4. When G-d Spoke to “People” or “Israel”
    You asked the congregation of how one would feel if they heard g-d and the responses were quite interesting and mildly shocking (  ). It took me back to Ramban, per Ramban there were two groups, Israelites and people, which were further divided into four (at time of parting of the sea) however his idea is Israelites (righteous or Light) and people (ordinary or Dark). “And g-d saw light and it was good and he called it day” Genesis. Ramban has already played with this concept and labels manna as a light substance and quail as dark earlier before coming to the subject of g-d speaking to people, here too he plays with the fact that only Israelites or righteous heard g-d but not all… so when you asked this yesterday and some of whom that said “skeptical” was amusing to me. What interests me is that this is the only time g-d spoke to a collection of people and didn’t not use prophets to send new directions or spin off a new religion, it was a collective people that heard and saw not one.

    5. Thou shalt have no graven images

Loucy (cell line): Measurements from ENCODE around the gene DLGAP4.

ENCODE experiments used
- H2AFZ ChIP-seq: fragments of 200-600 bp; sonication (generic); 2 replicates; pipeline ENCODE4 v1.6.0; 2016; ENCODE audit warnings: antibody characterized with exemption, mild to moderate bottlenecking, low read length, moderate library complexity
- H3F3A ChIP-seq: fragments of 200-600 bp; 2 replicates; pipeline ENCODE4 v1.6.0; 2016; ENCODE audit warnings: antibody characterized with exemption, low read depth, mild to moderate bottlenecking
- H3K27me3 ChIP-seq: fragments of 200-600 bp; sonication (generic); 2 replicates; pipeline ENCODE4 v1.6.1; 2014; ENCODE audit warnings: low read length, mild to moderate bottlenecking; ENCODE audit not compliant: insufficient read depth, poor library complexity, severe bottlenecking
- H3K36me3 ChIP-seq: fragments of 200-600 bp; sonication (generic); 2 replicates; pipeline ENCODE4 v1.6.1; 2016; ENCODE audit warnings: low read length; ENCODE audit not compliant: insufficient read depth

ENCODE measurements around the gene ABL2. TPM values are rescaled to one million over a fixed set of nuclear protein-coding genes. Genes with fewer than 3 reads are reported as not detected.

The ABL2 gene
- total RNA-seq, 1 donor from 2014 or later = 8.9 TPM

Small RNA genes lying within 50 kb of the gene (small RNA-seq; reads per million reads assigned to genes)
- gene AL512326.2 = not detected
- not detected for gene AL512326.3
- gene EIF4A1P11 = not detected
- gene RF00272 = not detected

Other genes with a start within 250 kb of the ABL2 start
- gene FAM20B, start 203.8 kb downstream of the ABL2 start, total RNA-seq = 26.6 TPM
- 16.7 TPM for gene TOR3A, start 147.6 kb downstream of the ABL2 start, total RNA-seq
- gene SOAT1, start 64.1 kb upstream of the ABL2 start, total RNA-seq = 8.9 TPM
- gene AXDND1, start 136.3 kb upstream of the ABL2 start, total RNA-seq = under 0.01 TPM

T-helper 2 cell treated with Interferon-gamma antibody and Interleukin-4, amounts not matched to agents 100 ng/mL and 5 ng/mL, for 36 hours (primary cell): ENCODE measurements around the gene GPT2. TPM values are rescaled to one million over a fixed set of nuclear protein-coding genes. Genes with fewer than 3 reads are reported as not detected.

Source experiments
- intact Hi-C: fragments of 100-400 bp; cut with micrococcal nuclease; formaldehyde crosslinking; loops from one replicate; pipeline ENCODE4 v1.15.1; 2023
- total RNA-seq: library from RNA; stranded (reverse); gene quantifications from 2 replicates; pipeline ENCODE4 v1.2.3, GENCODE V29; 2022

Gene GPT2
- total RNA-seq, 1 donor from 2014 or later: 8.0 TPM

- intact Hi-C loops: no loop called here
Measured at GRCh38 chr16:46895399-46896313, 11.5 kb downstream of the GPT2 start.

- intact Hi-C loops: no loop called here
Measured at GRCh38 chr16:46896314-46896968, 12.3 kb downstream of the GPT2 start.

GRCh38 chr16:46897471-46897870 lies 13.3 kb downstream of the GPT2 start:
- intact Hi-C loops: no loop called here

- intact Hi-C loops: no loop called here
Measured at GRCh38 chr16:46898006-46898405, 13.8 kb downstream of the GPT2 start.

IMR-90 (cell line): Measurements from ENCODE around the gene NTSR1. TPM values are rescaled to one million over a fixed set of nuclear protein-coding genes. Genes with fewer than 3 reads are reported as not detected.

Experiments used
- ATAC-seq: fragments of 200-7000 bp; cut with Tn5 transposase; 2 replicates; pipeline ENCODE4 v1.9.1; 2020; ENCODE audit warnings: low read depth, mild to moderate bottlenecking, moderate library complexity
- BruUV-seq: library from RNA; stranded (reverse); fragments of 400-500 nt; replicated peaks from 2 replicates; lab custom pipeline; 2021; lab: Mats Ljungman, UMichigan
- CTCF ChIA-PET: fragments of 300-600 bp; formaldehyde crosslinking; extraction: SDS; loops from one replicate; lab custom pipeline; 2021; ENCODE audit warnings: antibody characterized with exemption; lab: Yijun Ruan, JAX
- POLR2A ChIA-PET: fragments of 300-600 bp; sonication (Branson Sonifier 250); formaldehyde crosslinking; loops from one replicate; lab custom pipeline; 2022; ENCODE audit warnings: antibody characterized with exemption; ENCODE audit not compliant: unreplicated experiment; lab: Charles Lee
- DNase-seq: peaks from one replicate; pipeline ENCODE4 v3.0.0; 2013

A gentleman in the congregation mentioned about allowing images of g-d for art and creative purposes, this came about after the discussion about Jesus on the cross in churches and your friend rabbi dis-agreeing with you. In my opinion your friend rabbi is incorrect in stating about worship in a church. I believe the prayer should be meant from heart and one should have an “intent” of saying the prayer not just go through the motions of it, with that in mind one’s surrounding is pointless and it is funny in a way to prove my point because the book Jewish tapestry of time on page 45 has a story of two girls lighting candles in a concentration camp in a bathroom. But on to graven images, I think it is very bad idea to allow creating images of Jewish g-d. Once an image is created it is only a matter of time that it will become g-d to people or something that always existed. It is very similar to brining in change (place, form, process) once its implemented everyone assumes it was always there and changing it becomes a nightmare. I believe that is why g-d simply said no graven images…..As I type this Joseph settling Israelites in Goshen comes to mind that maybe it was simply to safe guard Israelites to not worship city g-ds to keep them away from getting assimilated in city g-d culture and getting into Egyptian worship.